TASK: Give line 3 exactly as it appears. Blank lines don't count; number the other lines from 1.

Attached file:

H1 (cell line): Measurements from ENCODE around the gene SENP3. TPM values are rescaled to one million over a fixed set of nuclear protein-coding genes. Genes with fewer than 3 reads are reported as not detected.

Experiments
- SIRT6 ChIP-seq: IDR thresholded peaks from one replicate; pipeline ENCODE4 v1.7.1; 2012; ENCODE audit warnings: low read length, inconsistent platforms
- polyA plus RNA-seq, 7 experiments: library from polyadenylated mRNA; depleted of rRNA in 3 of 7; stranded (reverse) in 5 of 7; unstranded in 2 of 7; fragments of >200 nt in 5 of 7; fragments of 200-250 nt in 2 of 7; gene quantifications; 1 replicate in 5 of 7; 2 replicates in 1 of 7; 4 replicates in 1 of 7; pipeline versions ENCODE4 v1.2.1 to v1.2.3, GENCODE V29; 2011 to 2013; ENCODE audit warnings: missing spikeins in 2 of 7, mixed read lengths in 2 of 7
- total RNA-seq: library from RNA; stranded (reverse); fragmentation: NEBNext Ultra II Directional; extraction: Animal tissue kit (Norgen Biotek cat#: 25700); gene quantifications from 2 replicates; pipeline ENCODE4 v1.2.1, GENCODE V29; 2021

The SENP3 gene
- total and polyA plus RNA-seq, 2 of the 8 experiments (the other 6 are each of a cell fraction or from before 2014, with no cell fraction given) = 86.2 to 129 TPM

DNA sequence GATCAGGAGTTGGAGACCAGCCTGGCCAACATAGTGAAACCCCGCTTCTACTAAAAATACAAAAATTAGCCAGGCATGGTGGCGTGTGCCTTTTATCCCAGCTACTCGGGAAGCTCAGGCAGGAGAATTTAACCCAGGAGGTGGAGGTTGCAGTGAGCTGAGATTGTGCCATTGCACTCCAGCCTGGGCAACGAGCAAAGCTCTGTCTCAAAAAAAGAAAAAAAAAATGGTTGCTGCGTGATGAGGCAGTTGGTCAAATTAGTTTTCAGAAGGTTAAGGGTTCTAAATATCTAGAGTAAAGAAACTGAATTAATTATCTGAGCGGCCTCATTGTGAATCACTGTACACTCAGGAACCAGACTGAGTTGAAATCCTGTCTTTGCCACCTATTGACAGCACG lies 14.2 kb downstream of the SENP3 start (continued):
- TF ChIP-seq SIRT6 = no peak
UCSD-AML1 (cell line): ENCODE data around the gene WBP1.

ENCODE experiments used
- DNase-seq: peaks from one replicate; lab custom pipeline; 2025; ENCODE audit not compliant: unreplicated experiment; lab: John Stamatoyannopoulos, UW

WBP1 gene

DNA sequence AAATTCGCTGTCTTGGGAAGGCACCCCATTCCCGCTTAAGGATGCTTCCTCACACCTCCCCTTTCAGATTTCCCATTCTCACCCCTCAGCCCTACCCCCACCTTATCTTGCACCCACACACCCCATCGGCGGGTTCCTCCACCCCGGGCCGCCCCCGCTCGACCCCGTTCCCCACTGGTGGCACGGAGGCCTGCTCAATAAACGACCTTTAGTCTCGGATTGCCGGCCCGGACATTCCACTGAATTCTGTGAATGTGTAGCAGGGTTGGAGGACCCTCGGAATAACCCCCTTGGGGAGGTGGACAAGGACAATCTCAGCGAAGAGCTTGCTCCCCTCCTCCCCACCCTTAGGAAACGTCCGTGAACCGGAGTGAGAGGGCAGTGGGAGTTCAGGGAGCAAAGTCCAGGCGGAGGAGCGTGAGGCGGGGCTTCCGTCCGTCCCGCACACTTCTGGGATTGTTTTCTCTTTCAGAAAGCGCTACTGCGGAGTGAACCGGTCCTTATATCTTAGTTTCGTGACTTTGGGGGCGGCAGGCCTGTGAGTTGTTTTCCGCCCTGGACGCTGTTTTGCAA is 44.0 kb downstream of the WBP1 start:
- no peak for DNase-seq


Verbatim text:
- SIRT6 ChIP-seq: IDR thresholded peaks from one replicate; pipeline ENCODE4 v1.7.1; 2012; ENCODE audit warnings: low read length, inconsistent platforms